We knew this was an experiment, creating an unlikely marriage of two very different sectors of development, so we had to commit to early and energetic evaluative research in the context of our early program partnerships. What evidence did we find that this odd inter-sectoral combination of microfinance and health/nutrition actually leads to better health and nutrition practices? To answer, I excerpt from Freedom from Hunger’s Credit with Education Impact Review No. 3 by Barbara MkNelly and April Watson.
Credit with Education is a “unified” model of integration (see post # 64). The local microfinance provider sends a field agent out to the regular meetings of village banks of women, both to assist and oversee the village bank’s self-management and financial transactions (loan disbursements, repayments, savings deposits) and to facilitate at each meeting one of a series of short (15–30 minutes) “learning sessions” on a selected topic. The early emphasis was on child survival topics: breastfeeding, diarrhea prevention and treatment, infant and child feeding, and immunization. The education topic modules, each composed of several learning sessions, are designed to create and promote behavior change, based on the principles of dialogue-based education.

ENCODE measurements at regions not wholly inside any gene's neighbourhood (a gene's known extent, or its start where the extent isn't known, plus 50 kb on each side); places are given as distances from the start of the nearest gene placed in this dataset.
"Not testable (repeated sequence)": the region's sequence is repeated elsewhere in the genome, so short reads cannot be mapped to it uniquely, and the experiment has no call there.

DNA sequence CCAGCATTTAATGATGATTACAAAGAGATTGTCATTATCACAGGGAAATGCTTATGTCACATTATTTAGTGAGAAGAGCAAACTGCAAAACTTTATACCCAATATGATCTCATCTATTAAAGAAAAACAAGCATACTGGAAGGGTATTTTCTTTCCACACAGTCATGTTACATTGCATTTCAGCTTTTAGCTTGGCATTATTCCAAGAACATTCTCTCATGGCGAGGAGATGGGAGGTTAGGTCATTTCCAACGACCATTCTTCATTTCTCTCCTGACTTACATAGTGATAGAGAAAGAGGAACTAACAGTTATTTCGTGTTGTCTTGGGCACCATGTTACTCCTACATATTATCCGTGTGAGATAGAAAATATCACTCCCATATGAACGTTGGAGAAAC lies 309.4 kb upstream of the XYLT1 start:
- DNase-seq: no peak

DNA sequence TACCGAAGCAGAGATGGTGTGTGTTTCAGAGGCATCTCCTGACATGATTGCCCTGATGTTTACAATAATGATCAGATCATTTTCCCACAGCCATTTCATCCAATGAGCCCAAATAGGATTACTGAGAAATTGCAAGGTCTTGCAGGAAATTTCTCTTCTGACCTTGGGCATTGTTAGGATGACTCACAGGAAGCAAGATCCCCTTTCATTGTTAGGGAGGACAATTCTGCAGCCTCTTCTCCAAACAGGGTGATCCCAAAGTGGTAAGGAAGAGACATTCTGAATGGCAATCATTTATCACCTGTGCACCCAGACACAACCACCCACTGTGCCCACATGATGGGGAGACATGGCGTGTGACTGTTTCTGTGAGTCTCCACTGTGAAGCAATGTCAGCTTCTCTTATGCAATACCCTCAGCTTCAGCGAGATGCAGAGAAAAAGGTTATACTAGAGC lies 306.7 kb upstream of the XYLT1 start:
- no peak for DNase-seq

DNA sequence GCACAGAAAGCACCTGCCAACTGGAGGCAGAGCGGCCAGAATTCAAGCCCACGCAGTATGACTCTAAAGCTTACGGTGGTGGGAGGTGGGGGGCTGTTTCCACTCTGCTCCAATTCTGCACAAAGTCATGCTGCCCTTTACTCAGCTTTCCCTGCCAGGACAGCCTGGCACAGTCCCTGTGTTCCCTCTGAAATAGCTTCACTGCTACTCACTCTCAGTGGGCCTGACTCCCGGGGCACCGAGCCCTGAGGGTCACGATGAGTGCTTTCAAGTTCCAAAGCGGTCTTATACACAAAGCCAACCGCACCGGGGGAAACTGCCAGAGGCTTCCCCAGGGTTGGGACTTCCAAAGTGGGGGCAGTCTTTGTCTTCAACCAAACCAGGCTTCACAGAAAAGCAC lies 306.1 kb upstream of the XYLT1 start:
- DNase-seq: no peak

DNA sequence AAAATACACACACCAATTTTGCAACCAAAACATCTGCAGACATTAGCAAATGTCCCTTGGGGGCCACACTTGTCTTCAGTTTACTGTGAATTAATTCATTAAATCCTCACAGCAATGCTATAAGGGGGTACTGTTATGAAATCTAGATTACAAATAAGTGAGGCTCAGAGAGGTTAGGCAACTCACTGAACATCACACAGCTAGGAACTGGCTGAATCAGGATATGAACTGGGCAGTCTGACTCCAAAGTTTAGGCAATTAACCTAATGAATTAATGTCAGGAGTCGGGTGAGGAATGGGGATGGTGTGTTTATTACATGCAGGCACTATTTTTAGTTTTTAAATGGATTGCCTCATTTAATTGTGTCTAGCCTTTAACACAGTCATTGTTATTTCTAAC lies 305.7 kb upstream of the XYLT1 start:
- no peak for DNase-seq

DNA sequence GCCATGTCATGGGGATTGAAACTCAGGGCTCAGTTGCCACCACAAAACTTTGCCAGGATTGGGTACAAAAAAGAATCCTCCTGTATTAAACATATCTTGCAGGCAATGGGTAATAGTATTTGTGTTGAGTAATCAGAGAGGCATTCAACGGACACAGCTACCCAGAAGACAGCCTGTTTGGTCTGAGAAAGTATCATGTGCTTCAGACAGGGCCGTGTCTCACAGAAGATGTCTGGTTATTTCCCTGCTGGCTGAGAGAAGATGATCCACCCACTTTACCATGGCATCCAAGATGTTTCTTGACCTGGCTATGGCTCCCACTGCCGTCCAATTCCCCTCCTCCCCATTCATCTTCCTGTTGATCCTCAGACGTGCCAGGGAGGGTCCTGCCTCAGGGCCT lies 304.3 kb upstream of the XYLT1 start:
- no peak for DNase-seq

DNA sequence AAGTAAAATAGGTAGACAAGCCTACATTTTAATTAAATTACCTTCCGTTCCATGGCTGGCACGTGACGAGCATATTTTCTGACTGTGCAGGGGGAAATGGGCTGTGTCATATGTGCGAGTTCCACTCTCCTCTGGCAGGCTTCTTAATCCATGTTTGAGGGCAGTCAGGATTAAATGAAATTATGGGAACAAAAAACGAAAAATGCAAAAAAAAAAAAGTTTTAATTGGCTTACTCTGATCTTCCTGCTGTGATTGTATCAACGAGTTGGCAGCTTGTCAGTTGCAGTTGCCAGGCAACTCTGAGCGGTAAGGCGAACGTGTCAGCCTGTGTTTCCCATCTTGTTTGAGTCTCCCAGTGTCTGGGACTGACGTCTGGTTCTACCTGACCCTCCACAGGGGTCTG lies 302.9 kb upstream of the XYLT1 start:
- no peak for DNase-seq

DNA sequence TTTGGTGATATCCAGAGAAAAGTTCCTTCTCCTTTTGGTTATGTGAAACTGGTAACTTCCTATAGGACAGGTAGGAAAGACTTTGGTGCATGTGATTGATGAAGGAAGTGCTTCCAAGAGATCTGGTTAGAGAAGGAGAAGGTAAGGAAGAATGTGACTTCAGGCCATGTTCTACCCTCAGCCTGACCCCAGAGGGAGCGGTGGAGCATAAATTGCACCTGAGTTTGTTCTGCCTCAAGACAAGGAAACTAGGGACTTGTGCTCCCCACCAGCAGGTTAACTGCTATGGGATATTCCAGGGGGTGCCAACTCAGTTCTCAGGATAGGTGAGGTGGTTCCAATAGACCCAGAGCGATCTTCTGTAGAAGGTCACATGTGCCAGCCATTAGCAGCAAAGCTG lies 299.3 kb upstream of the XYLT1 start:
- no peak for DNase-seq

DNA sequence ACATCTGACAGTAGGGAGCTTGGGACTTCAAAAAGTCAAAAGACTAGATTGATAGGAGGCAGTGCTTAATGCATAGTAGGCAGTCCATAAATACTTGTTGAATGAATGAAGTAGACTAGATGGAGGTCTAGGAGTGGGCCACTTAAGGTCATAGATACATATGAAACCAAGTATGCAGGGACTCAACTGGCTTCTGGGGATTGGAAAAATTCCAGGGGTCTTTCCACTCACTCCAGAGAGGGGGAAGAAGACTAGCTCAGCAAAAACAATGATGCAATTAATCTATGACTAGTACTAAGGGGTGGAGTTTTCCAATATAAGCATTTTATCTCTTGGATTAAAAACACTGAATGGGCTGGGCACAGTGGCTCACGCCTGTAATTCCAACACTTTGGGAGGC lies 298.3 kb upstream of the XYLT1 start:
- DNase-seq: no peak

Impact Research Design
The impact research was done in Ghana and Bolivia. The design of these twin studies and their methodological caveats were covered in an earlier post (# 28), but I’ll recap the highlights here.
In both studies, two major survey and anthropometric (heights and weights) data-collection rounds were carried out—with different mother/child pairs participating in the two time periods. A randomized design was applied at the community level to minimize possible bias. Following baseline data-collection, study communities were assigned to either a program or control group. The control communities did not receive Credit with Education services until the evaluation research was completed.
Three sample groups of women with children under three years of age were included in the follow-up research: Credit with Education program participants of at least one year; nonparticipants in program communities; and residents in control communities selected not to receive the program for the period of the study. Women for the two nonparticipant groups were randomly selected from comprehensive lists of all women with children younger than three years of age.